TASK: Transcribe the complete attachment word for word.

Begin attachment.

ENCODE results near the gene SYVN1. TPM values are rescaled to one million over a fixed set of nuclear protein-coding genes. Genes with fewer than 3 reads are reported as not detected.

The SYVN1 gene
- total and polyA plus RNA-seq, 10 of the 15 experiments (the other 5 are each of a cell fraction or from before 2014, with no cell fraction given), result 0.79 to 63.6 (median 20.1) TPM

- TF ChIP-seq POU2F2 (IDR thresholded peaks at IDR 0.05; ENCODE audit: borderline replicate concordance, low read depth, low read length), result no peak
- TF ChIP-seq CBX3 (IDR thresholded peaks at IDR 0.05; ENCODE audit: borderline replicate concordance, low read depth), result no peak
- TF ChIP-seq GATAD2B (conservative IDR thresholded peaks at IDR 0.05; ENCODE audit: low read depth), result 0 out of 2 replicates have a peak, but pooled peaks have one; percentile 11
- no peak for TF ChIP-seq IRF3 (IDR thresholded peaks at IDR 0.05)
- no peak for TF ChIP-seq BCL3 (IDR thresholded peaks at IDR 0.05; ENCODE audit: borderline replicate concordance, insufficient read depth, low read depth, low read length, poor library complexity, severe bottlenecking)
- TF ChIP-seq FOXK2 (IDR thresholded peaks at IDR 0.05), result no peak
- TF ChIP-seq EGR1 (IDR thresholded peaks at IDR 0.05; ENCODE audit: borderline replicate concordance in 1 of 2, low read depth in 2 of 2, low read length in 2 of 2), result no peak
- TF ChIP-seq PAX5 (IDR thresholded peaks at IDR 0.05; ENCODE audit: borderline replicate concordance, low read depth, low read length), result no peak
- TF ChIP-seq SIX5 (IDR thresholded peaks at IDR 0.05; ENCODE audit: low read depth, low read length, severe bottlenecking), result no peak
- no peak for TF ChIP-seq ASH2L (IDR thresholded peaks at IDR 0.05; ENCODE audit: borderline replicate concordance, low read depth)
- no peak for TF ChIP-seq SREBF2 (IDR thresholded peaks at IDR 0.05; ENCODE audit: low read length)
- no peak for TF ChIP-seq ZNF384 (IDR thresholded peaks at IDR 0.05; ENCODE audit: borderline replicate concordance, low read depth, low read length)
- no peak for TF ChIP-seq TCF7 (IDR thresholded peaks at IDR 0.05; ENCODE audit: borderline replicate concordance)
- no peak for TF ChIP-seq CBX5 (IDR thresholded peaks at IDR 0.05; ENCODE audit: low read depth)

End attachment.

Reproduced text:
ENCODE results near the gene SYVN1. TPM values are rescaled to one million over a fixed set of nuclear protein-coding genes. Genes with fewer than 3 reads are reported as not detected.

The SYVN1 gene
- total and polyA plus RNA-seq, 10 of the 15 experiments (the other 5 are each of a cell fraction or from before 2014, with no cell fraction given), result 0.79 to 63.6 (median 20.1) TPM

- TF ChIP-seq POU2F2 (IDR thresholded peaks at IDR 0.05; ENCODE audit: borderline replicate concordance, low read depth, low read length), result no peak
- TF ChIP-seq CBX3 (IDR thresholded peaks at IDR 0.05; ENCODE audit: borderline replicate concordance, low read depth), result no peak
- TF ChIP-seq GATAD2B (conservative IDR thresholded peaks at IDR 0.05; ENCODE audit: low read depth), result 0 out of 2 replicates have a peak, but pooled peaks have one; percentile 11
- no peak for TF ChIP-seq IRF3 (IDR thresholded peaks at IDR 0.05)
- no peak for TF ChIP-seq BCL3 (IDR thresholded peaks at IDR 0.05; ENCODE audit: borderline replicate concordance, insufficient read depth, low read depth, low read length, poor library complexity, severe bottlenecking)
- TF ChIP-seq FOXK2 (IDR thresholded peaks at IDR 0.05), result no peak
- TF ChIP-seq EGR1 (IDR thresholded peaks at IDR 0.05; ENCODE audit: borderline replicate concordance in 1 of 2, low read depth in 2 of 2, low read length in 2 of 2), result no peak
- TF ChIP-seq PAX5 (IDR thresholded peaks at IDR 0.05; ENCODE audit: borderline replicate concordance, low read depth, low read length), result no peak
- TF ChIP-seq SIX5 (IDR thresholded peaks at IDR 0.05; ENCODE audit: low read depth, low read length, severe bottlenecking), result no peak
- no peak for TF ChIP-seq ASH2L (IDR thresholded peaks at IDR 0.05; ENCODE audit: borderline replicate concordance, low read depth)
- no peak for TF ChIP-seq SREBF2 (IDR thresholded peaks at IDR 0.05; ENCODE audit: low read length)
- no peak for TF ChIP-seq ZNF384 (IDR thresholded peaks at IDR 0.05; ENCODE audit: borderline replicate concordance, low read depth, low read length)
- no peak for TF ChIP-seq TCF7 (IDR thresholded peaks at IDR 0.05; ENCODE audit: borderline replicate concordance)
- no peak for TF ChIP-seq CBX5 (IDR thresholded peaks at IDR 0.05; ENCODE audit: low read depth)